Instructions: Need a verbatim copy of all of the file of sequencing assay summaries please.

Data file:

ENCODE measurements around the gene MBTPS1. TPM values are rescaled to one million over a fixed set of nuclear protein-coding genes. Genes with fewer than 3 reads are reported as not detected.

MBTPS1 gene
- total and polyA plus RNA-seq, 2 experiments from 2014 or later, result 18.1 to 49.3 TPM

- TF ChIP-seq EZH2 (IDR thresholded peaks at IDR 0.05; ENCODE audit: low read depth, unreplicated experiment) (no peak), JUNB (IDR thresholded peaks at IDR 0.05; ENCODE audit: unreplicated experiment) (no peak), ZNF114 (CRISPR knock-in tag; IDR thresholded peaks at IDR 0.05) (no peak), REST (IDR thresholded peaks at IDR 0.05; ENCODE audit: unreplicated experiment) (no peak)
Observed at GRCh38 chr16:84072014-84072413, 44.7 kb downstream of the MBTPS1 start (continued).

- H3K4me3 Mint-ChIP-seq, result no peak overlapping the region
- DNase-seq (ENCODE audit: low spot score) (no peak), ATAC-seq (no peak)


ENCODE measurements around the gene MBTPS1. TPM values are rescaled to one million over a fixed set of nuclear protein-coding genes. Genes with fewer than 3 reads are reported as not detected.

MBTPS1 gene
- total and polyA plus RNA-seq, 2 experiments from 2014 or later, result 18.1 to 49.3 TPM

- TF ChIP-seq EZH2 (IDR thresholded peaks at IDR 0.05; ENCODE audit: low read depth, unreplicated experiment) (no peak), JUNB (IDR thresholded peaks at IDR 0.05; ENCODE audit: unreplicated experiment) (no peak), ZNF114 (CRISPR knock-in tag; IDR thresholded peaks at IDR 0.05) (no peak), REST (IDR thresholded peaks at IDR 0.05; ENCODE audit: unreplicated experiment) (no peak)
Observed at GRCh38 chr16:84072014-84072413, 44.7 kb downstream of the MBTPS1 start (continued).

- H3K4me3 Mint-ChIP-seq, result no peak overlapping the region
- DNase-seq (ENCODE audit: low spot score) (no peak), ATAC-seq (no peak)